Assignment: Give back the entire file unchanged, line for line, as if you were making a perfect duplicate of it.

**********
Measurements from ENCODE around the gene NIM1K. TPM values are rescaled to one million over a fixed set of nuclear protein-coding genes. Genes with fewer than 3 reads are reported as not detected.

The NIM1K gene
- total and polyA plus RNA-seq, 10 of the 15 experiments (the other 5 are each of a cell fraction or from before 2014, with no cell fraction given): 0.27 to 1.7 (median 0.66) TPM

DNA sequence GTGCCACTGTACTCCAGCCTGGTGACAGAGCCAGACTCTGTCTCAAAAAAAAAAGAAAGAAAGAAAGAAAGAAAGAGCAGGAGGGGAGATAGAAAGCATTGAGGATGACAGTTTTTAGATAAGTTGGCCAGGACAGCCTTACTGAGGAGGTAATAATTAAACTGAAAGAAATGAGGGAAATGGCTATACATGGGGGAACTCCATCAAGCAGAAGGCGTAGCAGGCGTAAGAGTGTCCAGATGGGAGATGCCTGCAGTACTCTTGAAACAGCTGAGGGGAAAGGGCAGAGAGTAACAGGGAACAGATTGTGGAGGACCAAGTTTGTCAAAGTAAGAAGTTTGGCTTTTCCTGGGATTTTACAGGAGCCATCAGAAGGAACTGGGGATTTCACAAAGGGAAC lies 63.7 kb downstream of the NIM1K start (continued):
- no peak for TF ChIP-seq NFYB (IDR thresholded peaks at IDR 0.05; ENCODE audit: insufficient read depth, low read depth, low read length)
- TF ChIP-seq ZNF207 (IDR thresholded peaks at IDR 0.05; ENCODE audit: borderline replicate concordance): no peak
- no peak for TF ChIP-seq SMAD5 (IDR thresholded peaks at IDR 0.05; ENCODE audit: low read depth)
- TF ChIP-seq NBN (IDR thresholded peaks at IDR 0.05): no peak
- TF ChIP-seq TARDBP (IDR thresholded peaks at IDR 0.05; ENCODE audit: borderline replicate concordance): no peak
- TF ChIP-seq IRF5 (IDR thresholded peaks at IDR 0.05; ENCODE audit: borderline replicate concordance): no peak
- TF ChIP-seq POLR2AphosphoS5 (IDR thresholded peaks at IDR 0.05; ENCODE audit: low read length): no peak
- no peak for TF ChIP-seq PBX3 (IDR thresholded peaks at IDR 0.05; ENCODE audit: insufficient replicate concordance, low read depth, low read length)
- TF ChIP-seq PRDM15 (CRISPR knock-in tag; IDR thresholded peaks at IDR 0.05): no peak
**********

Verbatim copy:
Measurements from ENCODE around the gene NIM1K. TPM values are rescaled to one million over a fixed set of nuclear protein-coding genes. Genes with fewer than 3 reads are reported as not detected.

The NIM1K gene
- total and polyA plus RNA-seq, 10 of the 15 experiments (the other 5 are each of a cell fraction or from before 2014, with no cell fraction given): 0.27 to 1.7 (median 0.66) TPM

DNA sequence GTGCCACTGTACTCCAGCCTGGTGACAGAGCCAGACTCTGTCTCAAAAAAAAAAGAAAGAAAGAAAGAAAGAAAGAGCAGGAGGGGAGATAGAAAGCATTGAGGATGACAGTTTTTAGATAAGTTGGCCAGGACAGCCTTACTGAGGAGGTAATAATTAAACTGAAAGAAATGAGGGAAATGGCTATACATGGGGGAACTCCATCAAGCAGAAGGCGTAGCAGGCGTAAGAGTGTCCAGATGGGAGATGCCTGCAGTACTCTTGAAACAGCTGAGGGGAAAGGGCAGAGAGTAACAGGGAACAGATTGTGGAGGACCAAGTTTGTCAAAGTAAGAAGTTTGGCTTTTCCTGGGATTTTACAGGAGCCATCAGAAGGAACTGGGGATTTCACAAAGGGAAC lies 63.7 kb downstream of the NIM1K start (continued):
- no peak for TF ChIP-seq NFYB (IDR thresholded peaks at IDR 0.05; ENCODE audit: insufficient read depth, low read depth, low read length)
- TF ChIP-seq ZNF207 (IDR thresholded peaks at IDR 0.05; ENCODE audit: borderline replicate concordance): no peak
- no peak for TF ChIP-seq SMAD5 (IDR thresholded peaks at IDR 0.05; ENCODE audit: low read depth)
- TF ChIP-seq NBN (IDR thresholded peaks at IDR 0.05): no peak
- TF ChIP-seq TARDBP (IDR thresholded peaks at IDR 0.05; ENCODE audit: borderline replicate concordance): no peak
- TF ChIP-seq IRF5 (IDR thresholded peaks at IDR 0.05; ENCODE audit: borderline replicate concordance): no peak
- TF ChIP-seq POLR2AphosphoS5 (IDR thresholded peaks at IDR 0.05; ENCODE audit: low read length): no peak
- no peak for TF ChIP-seq PBX3 (IDR thresholded peaks at IDR 0.05; ENCODE audit: insufficient replicate concordance, low read depth, low read length)
- TF ChIP-seq PRDM15 (CRISPR knock-in tag; IDR thresholded peaks at IDR 0.05): no peak